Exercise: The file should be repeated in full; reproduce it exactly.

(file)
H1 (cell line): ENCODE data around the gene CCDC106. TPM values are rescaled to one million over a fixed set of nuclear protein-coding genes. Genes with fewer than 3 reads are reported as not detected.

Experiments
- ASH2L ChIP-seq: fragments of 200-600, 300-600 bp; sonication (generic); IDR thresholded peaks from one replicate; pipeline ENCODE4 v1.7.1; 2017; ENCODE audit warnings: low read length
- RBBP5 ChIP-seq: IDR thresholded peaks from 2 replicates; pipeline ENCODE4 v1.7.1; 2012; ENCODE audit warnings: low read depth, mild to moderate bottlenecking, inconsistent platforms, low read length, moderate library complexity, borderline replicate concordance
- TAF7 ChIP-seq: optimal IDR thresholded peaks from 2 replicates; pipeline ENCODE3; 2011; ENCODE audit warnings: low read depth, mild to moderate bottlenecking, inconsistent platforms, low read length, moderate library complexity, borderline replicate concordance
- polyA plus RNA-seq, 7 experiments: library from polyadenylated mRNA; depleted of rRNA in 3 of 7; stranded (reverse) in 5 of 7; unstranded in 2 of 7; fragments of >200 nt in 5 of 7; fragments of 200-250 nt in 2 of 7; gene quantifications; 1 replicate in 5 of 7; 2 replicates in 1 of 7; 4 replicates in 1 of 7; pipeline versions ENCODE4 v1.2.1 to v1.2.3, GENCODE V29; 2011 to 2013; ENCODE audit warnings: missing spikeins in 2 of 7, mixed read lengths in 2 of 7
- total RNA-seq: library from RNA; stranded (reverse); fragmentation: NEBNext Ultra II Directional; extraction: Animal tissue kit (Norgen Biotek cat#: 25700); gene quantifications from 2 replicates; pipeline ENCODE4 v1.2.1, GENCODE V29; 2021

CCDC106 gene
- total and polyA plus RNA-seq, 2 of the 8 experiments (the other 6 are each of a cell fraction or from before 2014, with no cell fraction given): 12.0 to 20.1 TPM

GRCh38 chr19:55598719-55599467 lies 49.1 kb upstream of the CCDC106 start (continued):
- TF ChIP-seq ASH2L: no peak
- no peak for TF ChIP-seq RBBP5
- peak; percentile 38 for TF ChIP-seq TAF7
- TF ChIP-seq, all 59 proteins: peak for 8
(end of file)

H1 (cell line): ENCODE data around the gene CCDC106. TPM values are rescaled to one million over a fixed set of nuclear protein-coding genes. Genes with fewer than 3 reads are reported as not detected.

Experiments
- ASH2L ChIP-seq: fragments of 200-600, 300-600 bp; sonication (generic); IDR thresholded peaks from one replicate; pipeline ENCODE4 v1.7.1; 2017; ENCODE audit warnings: low read length
- RBBP5 ChIP-seq: IDR thresholded peaks from 2 replicates; pipeline ENCODE4 v1.7.1; 2012; ENCODE audit warnings: low read depth, mild to moderate bottlenecking, inconsistent platforms, low read length, moderate library complexity, borderline replicate concordance
- TAF7 ChIP-seq: optimal IDR thresholded peaks from 2 replicates; pipeline ENCODE3; 2011; ENCODE audit warnings: low read depth, mild to moderate bottlenecking, inconsistent platforms, low read length, moderate library complexity, borderline replicate concordance
- polyA plus RNA-seq, 7 experiments: library from polyadenylated mRNA; depleted of rRNA in 3 of 7; stranded (reverse) in 5 of 7; unstranded in 2 of 7; fragments of >200 nt in 5 of 7; fragments of 200-250 nt in 2 of 7; gene quantifications; 1 replicate in 5 of 7; 2 replicates in 1 of 7; 4 replicates in 1 of 7; pipeline versions ENCODE4 v1.2.1 to v1.2.3, GENCODE V29; 2011 to 2013; ENCODE audit warnings: missing spikeins in 2 of 7, mixed read lengths in 2 of 7
- total RNA-seq: library from RNA; stranded (reverse); fragmentation: NEBNext Ultra II Directional; extraction: Animal tissue kit (Norgen Biotek cat#: 25700); gene quantifications from 2 replicates; pipeline ENCODE4 v1.2.1, GENCODE V29; 2021

CCDC106 gene
- total and polyA plus RNA-seq, 2 of the 8 experiments (the other 6 are each of a cell fraction or from before 2014, with no cell fraction given): 12.0 to 20.1 TPM

GRCh38 chr19:55598719-55599467 lies 49.1 kb upstream of the CCDC106 start (continued):
- TF ChIP-seq ASH2L: no peak
- no peak for TF ChIP-seq RBBP5
- peak; percentile 38 for TF ChIP-seq TAF7
- TF ChIP-seq, all 59 proteins: peak for 8